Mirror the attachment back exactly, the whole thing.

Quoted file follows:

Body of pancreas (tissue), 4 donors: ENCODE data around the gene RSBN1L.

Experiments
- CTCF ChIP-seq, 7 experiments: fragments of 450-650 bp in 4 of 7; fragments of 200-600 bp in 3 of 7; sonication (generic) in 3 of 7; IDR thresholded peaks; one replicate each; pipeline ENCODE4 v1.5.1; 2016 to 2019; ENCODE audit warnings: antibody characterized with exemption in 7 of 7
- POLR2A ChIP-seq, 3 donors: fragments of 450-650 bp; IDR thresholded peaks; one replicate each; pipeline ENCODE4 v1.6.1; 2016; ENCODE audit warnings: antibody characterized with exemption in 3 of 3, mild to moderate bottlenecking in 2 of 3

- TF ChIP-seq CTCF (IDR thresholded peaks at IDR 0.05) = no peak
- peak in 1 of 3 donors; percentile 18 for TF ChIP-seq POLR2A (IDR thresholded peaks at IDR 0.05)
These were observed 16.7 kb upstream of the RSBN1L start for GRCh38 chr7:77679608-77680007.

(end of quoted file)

Body of pancreas (tissue), 4 donors: ENCODE data around the gene RSBN1L.

Experiments
- CTCF ChIP-seq, 7 experiments: fragments of 450-650 bp in 4 of 7; fragments of 200-600 bp in 3 of 7; sonication (generic) in 3 of 7; IDR thresholded peaks; one replicate each; pipeline ENCODE4 v1.5.1; 2016 to 2019; ENCODE audit warnings: antibody characterized with exemption in 7 of 7
- POLR2A ChIP-seq, 3 donors: fragments of 450-650 bp; IDR thresholded peaks; one replicate each; pipeline ENCODE4 v1.6.1; 2016; ENCODE audit warnings: antibody characterized with exemption in 3 of 3, mild to moderate bottlenecking in 2 of 3

- TF ChIP-seq CTCF (IDR thresholded peaks at IDR 0.05) = no peak
- peak in 1 of 3 donors; percentile 18 for TF ChIP-seq POLR2A (IDR thresholded peaks at IDR 0.05)
These were observed 16.7 kb upstream of the RSBN1L start for GRCh38 chr7:77679608-77680007.